The Importance of Collect and Hold for Early-Phase Work | 5 Ways CROs Can Future Proof Their Medical Imaging Strategy Series
This is the first blog in the 5 Ways CROs Can Future Proof Their Medical Imaging Strategy series.
Medical imaging has evolved over the years and is now a vital component in all phases of clinical trials. Proper medical imaging management in clinical trials is critical for success and provides many advantages to sponsors. Using early-phase work in oncology as the foundation, this five-part blog series delves into how the rapid acceleration of first-in-human and rare indications has resulted in medical imaging being used as primary, quantitative, and surrogate biomarkers.
Why is Medical Imaging Growing in Oncology and Phase I Clinical Trials?
It is estimated that 90% of oncology trials require imaging to meet endpoints or other eligibility criteria.1 According to the IQVIA Institute, R&D spending rose to $185 billion in 2021 and is expected to exceed $300 billion by 2026.2
Oncology imaging has become an integral element of a patient’s record and an important piece of a clinical trial’s overall data fabric. Many clinical trials continue to incorporate imaging data for surrogate endpoints. It has become increasingly important for sponsors, CROs, core-labs, and sites to have real-time visibility into imaging-related activities to improve the efficiency of a study.
Imaging is beneficial in early-Phase I trials to support early-go/no-go decisions. Within oncology and early-Phase 1 trials, medical imaging data provides meaningful insights into improving patient outcomes. Historically, early-phase studies have leveraged onsite readers to assess and score oncological responses to treatments. The advent of cloud-based medical imaging technology has allowed for central review to become more scalable and prevalent in the early-phase oncology process based on the ability to provide more timely, standardized, and accurate results. As centralized radiology review becomes more common in early-phase work, it is more important than ever to use a clinical trial technology solution that can be leveraged by sites, CROs, and readers alike, to manage all the aspects of medical image processing.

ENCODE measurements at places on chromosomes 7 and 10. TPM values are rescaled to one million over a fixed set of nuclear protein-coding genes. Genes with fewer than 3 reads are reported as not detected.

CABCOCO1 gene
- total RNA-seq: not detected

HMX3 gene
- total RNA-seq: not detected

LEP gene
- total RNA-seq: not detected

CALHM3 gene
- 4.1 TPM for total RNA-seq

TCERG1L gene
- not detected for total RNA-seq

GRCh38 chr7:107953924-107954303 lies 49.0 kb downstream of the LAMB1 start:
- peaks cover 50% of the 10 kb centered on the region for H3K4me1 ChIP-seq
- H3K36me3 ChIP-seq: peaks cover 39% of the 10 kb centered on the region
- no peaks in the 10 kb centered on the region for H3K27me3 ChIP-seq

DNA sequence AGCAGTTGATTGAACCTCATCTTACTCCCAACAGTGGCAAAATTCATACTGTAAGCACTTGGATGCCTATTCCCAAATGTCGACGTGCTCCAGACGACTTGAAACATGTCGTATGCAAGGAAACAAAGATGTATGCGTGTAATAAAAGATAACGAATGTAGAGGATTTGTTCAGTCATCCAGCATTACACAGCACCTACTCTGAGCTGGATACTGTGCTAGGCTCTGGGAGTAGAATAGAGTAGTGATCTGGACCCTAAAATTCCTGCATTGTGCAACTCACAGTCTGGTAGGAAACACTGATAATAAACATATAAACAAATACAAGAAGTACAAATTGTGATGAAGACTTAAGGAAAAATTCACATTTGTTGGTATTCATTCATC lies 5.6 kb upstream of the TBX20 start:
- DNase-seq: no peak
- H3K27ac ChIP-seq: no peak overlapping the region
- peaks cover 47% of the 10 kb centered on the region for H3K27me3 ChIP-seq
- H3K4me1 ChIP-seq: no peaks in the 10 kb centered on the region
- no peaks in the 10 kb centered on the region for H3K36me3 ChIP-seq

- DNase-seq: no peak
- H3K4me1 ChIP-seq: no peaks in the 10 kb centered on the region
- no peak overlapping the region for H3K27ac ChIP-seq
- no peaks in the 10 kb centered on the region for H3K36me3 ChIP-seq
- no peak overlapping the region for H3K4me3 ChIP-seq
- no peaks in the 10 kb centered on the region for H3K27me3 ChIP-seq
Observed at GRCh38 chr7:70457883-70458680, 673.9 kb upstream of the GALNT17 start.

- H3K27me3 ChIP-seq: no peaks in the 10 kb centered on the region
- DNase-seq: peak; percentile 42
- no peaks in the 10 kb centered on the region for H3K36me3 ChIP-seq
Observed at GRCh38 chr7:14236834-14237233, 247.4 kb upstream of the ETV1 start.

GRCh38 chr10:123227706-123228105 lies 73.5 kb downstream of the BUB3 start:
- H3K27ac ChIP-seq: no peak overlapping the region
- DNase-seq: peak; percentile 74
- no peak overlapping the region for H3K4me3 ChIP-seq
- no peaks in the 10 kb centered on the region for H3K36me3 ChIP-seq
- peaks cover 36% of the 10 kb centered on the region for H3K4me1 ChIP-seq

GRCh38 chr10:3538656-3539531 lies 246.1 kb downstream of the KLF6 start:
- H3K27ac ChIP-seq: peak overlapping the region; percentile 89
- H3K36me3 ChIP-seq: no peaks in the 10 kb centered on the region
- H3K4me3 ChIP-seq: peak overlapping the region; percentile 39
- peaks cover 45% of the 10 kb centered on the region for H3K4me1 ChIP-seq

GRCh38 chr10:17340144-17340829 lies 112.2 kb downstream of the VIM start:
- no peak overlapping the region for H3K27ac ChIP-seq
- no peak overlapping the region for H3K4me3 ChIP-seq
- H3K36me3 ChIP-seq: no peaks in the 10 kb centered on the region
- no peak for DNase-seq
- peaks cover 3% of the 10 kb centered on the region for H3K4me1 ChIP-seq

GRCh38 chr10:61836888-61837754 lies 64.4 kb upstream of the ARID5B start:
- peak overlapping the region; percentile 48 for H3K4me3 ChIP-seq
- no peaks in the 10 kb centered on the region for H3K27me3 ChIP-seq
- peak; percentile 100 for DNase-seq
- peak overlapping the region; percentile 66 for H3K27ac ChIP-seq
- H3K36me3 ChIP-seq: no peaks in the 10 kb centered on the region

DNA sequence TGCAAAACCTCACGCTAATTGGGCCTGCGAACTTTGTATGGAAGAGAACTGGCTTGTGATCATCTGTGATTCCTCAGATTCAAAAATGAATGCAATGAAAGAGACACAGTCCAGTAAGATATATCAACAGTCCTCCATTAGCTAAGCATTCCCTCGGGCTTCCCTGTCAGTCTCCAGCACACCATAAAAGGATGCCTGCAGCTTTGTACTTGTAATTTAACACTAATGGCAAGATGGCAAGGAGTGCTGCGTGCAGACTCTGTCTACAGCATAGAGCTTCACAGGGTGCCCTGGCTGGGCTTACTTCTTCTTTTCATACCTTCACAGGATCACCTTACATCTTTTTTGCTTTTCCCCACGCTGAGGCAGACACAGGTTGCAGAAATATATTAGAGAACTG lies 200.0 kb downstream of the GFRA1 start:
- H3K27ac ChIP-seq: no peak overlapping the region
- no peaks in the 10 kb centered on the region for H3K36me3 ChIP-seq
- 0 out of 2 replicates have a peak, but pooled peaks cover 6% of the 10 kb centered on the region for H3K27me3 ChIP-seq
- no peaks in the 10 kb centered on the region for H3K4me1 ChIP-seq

The Importance of Collect and Hold
Collect & hold centralizes the collection of large imaging data sets frequently used in clinical trials, while giving them accessibility and secure storage with minimal investment. As medical imaging data has moved from film, to disc, to cloud-based ingestion and storage, it's become apparent that what was once a legal custodial liability is now a data-rich asset. Imaging is a valuable, indexable, and thoroughly standardized data point that should be captured regardless of immediate needs for reading and analysis. Sponsors may want future medical image database access using those images for later submission, to rerun analysis using new criteria, subsequent trials, or for patient registries. Medidata’s collect and hold imaging technology facilitates retrospective review by central readers.
Develop Your Medical Imaging Strategy